Java-enabled air conditioners readied
(IDG) -- With the skyrocketing costs of electricity dominating the news during the last several months, a deal announced this week between Carrier, makers of air conditioners, and IBM will come as a breath of fresh air to utility-bill-weary consumers.
Carrier, in Farmington, Conn., is one of the leading consumer and commercial providers of heating, ventilating, and refrigeration systems. The company inked a deal last week with IBM that will put Java-enabled microchips inside carrier air conditioners to allow air conditioner owners to remotely set the temperature or to switch on or off their air conditioners. The system will also send fault code and diagnostic alerts in real time to a service technician's cell phones or PDAs. Alerts can also be sent via e-mail or fax.
Any Carrier owner with wireless or wired access to Carrier's Myappliance.com Web site will also have access to their own units. While the price of Web-enabled air conditioners will not increase, Carrier will charge an additional fee for the service. Pricing was not announced.
The IBM chip and software within the unit will be on the GSM (Global System for Mobile communicatons) wireless network and will be managed by IBM services. IBM designed the system using embedded Java connected to Web servers, which serve up the site to any mobile or desktop device.
According to a Carrier spokesman, the company believes the service will give its dealers a competitive edge by allowing them to offer commercial and consumer customers faster response times as well as the ability to log and monitor performance to pre-empt any potential problems.
"Everyone looks at the utility of dialing up and changing the temperature but from a service standpoint, the dealer can look the unit up on his computer and send someone out and [service personnel will] know why they are coming out. Or, the dealer might even call the owner and say, 'hey you haven't changed the filter in a year,'" said Jon Shaw, a Carrier spokesman.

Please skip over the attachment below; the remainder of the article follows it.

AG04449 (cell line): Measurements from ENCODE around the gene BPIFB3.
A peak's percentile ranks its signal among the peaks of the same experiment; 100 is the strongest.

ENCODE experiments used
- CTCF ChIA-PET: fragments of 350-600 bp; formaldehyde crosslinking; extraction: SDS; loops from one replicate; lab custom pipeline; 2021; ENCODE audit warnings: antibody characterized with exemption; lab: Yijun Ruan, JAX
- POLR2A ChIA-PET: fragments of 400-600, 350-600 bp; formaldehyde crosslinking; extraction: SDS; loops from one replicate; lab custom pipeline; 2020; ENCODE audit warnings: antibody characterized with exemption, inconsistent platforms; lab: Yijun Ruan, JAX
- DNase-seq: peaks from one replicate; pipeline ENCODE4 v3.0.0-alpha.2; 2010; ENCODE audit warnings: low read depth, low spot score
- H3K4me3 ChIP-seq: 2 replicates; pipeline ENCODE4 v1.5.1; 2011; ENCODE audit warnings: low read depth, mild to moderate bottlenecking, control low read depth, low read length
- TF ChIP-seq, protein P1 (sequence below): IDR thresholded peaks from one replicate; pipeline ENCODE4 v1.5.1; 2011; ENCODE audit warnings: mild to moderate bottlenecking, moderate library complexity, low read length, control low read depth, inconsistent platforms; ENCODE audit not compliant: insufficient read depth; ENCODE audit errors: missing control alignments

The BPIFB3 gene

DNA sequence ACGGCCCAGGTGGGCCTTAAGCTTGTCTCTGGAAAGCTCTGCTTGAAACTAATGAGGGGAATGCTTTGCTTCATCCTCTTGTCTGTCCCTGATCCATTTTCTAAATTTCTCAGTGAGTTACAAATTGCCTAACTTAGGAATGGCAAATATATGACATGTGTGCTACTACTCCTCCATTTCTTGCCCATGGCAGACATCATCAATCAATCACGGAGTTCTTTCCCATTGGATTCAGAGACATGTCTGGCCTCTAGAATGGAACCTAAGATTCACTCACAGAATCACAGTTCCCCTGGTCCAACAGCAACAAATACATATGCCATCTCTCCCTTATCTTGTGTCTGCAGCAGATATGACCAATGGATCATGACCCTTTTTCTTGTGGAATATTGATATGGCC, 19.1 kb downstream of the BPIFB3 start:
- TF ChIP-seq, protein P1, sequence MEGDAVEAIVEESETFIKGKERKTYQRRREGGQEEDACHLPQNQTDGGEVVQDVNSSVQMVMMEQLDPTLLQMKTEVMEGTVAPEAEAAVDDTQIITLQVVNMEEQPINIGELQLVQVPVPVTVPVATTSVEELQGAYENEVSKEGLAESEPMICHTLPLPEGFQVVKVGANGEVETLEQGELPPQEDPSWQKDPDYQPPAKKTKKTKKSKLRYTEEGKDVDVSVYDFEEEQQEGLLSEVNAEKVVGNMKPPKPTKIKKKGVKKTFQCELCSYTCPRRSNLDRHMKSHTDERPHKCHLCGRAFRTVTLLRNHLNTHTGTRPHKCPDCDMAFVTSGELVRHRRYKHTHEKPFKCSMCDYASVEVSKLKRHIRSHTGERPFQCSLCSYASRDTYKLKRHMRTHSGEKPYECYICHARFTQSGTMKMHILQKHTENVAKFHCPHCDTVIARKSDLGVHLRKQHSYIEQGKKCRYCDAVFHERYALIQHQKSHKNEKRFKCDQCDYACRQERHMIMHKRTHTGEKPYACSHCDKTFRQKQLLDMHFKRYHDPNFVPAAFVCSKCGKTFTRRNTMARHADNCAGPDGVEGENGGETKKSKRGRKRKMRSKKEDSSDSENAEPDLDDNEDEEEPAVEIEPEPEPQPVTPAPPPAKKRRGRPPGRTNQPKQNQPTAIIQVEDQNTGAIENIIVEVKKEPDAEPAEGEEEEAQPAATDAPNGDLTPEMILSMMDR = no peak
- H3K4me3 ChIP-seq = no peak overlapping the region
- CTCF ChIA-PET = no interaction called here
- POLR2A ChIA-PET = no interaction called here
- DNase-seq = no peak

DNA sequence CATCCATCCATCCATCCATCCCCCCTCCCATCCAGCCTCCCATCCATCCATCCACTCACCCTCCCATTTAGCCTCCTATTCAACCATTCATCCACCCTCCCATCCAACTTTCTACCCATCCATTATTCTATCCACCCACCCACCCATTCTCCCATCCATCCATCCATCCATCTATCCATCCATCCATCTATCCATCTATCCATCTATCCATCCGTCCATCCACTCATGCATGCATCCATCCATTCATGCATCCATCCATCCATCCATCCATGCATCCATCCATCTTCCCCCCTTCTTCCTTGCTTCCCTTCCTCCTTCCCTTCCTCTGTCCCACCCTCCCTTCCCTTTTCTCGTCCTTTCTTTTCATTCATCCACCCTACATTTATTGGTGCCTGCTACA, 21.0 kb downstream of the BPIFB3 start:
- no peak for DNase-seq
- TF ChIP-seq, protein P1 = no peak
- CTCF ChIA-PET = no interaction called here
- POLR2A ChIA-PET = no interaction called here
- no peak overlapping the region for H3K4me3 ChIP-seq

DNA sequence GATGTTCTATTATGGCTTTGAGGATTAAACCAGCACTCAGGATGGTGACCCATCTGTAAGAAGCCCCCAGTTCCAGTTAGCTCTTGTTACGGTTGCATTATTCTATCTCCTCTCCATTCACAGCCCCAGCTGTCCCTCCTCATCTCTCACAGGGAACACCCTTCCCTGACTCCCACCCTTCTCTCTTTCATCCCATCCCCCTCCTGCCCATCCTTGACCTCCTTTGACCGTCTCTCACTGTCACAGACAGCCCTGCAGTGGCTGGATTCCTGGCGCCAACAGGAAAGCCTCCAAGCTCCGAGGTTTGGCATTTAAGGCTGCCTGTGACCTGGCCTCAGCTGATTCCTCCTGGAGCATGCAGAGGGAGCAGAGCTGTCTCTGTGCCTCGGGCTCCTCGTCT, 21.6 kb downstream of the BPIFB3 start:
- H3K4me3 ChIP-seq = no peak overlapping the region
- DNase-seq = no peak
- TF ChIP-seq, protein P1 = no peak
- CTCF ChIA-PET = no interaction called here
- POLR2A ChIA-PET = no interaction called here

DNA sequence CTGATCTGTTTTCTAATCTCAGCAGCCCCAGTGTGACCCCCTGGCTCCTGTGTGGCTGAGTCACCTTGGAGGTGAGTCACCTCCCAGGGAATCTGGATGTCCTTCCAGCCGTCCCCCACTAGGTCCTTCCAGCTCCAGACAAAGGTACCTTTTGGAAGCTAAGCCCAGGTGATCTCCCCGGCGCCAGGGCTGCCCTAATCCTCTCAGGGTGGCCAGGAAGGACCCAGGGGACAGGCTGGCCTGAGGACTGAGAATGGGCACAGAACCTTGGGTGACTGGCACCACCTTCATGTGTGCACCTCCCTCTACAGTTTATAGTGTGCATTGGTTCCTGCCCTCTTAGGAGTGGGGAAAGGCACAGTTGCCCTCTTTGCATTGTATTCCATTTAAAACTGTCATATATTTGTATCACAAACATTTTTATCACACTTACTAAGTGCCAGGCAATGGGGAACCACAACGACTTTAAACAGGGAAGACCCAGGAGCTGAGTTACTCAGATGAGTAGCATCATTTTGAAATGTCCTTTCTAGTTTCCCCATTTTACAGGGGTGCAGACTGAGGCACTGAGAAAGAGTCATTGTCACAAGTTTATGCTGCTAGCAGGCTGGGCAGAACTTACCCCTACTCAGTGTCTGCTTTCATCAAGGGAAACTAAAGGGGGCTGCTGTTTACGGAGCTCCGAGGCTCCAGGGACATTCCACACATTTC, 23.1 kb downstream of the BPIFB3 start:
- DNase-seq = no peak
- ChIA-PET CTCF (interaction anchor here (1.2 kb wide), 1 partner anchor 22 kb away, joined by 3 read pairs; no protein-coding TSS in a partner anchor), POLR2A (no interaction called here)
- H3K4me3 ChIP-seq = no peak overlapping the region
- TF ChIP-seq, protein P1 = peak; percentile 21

Carrier will first launch its Myappliance Web set this summer on WAP (Wireless Application Protocol)-enabled cell phones in Europe, where the GSM network is a standard. The service will be extended to North America, according to Shaw. But he added that because there is no single reliable wireless network in North America, it may take some time.
However, this quarter Carrier will launch a program with utility companies here in the United States to install Web-enabled thermostats for customers. The pilot programs ran with Peugeot Sound Electric and Connecticut Light and Power.
Not only will the consumer be able to regulate temperature remotely but the utility will be able to look in on the consumer household and change the settings.
"On a hot day at three in the afternoon when no one is home, the utility can see what you are running your system at, and they can bump it up from two to six degrees without the customer's immediate permission," Shaw said.
Shaw explained by signing up for the Web-enabled thermostat program, the consumer grants permission to the utility to change the temperature but the consumer does have override capability.
Shaw declined to say what utility companies other than Peugeot Sound and Connecticut Light and Power will offer the service, but did say there have been preliminary talks with a California utility.
Carrier parent company United Technologies also owns Otis Elevator, and Shaw said the remote diagnostics will be rolled out as well as in-elevator advertising on Web-enabled displays.
IBM also has deals similar to the one with Carrier with Whirlpool for its appliances and with Turbochef, a manufacturer of high-tech microwaves.
Wireless technologies help build smarter house
RELATED IDG.net STORIES:
Staying cool the Web way
Study: Gadget sales flat
Protest slams Dell's use of prison labor
Steve Jobs keeps Apple in the limelight
N. Y. plans to heal skyline
Stocks rise on Case departure
Lieberman's presidential announcement today
New arrests may be linked to UK ricin scare
Jordan says farewell for the third time
Shaq could miss playoff game for child's birth
Ex-USOC official says athletes bent drug rules
|Back to the top|